Sword of the Stars II: Lords of Winter Review
By Simon Graves |
I was excited to try out Sword of the Stars II, the latest foray into exploring, expanding, exploiting, and exterminating. Developed by Kerberos Studios and published by Paradox Interactive, it encourages you to colonize planets and dominate the galaxy with turn-based strategic decisions and real-time combat. Disappointingly, after just a few campaigns, the only thing I want to do is launch this game into the sun.
It's difficult to know where to begin with Sword of the Stars II's issues, but let's start with the patches. Since SotS2 released, there have been seven patches, including two on release day. If it was a matter of civilization- and ship-balancing, adding new interface tweaks, or providing better feedback, I could write it off as the development team, which is small, just trying to cram in some extra features. However, each iteration's long patch notes read like a beta tester's report. It's entirely possible that by the time you read this review, SotS2 will have changed again with different features fixed and broken. It's great that the developers care enough to keep at it, and in time, all the bugs may indeed get squashed and the game becomes worthy of your attention… but it's not right now.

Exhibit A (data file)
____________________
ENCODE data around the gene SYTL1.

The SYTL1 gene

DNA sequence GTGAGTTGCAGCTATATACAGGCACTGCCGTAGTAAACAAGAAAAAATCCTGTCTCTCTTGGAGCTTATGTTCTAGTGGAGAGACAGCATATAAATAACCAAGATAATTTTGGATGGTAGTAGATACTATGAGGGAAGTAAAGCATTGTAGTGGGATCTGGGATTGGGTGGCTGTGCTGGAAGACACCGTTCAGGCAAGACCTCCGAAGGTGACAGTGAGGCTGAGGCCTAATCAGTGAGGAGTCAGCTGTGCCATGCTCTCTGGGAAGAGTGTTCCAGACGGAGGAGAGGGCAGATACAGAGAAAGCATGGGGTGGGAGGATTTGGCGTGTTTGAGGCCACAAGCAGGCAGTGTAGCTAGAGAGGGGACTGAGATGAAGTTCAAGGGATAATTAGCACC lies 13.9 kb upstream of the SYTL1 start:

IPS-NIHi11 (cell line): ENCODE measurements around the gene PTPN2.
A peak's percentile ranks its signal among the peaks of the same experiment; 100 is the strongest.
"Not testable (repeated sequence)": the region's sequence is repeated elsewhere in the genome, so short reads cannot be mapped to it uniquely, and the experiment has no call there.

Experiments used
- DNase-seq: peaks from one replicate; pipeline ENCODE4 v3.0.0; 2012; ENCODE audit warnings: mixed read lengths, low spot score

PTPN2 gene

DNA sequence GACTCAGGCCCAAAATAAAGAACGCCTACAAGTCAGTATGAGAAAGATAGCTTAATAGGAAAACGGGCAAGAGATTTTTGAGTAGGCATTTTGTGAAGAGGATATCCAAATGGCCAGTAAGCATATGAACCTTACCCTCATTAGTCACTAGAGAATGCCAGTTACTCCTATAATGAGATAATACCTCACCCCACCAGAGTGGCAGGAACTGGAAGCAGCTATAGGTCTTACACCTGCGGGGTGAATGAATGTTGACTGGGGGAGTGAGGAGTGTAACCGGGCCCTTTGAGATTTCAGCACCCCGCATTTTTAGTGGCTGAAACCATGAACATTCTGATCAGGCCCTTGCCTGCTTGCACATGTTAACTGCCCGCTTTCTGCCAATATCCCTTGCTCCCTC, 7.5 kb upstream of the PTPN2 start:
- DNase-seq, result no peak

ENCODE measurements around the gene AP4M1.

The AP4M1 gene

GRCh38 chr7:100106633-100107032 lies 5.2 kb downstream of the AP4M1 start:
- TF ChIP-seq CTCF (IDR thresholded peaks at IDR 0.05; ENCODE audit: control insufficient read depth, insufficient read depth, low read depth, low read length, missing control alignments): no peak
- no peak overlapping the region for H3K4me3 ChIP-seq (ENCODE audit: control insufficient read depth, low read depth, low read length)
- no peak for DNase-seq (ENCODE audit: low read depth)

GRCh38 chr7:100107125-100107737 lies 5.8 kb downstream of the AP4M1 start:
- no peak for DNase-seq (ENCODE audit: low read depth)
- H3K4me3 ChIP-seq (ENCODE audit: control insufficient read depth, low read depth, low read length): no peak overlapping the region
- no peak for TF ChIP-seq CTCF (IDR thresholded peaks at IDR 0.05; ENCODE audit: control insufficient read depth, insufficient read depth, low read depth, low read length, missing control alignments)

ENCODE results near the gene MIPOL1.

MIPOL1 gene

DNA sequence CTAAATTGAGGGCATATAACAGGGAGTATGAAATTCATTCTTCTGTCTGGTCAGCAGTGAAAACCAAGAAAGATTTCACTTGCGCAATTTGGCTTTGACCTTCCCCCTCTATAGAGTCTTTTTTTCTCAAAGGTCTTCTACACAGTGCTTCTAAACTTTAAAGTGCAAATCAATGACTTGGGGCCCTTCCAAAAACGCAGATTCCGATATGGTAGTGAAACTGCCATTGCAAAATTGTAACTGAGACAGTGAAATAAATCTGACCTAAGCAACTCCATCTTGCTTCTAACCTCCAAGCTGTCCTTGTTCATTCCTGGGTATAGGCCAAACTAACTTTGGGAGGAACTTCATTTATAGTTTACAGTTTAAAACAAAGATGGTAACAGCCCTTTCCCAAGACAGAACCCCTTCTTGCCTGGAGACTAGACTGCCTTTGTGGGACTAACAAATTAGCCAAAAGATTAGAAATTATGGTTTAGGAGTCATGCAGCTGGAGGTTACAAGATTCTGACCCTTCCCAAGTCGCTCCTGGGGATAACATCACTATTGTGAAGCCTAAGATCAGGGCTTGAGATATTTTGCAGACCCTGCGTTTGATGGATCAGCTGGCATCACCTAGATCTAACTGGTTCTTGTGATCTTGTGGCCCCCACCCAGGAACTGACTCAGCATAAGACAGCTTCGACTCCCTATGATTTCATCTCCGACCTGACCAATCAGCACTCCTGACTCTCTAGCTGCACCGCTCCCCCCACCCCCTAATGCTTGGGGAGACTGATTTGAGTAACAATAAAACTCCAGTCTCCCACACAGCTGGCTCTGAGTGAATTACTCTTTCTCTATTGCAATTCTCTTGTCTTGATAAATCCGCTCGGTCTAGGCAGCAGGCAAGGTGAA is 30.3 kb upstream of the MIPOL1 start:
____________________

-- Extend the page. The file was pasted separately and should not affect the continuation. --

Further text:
Let's say you patch up and manage to actually get the game functional—which means cutting down the graphics quality, because having it anything beyond medium-low textures will freeze it on the menu screen. Other than browse an encyclopedia, which is also bugged and doesn't feature anything but game fiction, all you can do is create a new single- or multiplayer game. There are no tutorials, little documentation (none at all if you get the Steam version), and absolutely zero help for anyone just starting out. There's a "Scenarios" tab in the game creation screen that implies one-shot, specific scenarios, but clicking it literally does nothing. Whether the developers changed their mind about adding scenarios, or they simply haven't made any yet but left the option in for no reason, it shows they didn't give the game even the most basic layer of polish.
I've played enough 4X games that I was reasonably sure I could figure out the controls. The game is almost entirely mouse-driven, which is a good thing, but it features nebulous consistency about when to right-click and when to left-click. On most screens, there's a little question mark icon you can click on to view a panel of the control layout, but it's usually a clustered mess of text and graphics the first time you see it.
One "tutorial" panel per screen, meaning everything is smashed together. You'll probably need to read it a couple times before you absorb it.
Now, every 4X game features a rather steep learning curve; it's the nature of the beast. And within a couple campaigns, you'll begin to see what works and what doesn't, how to do basic things such as researching efficiently, and how to organize your ships. The problem lies in the fact that, if something doesn't work, you won't know whether it's because you missed a step, or because there's yet another bug stopping you from doing what you want.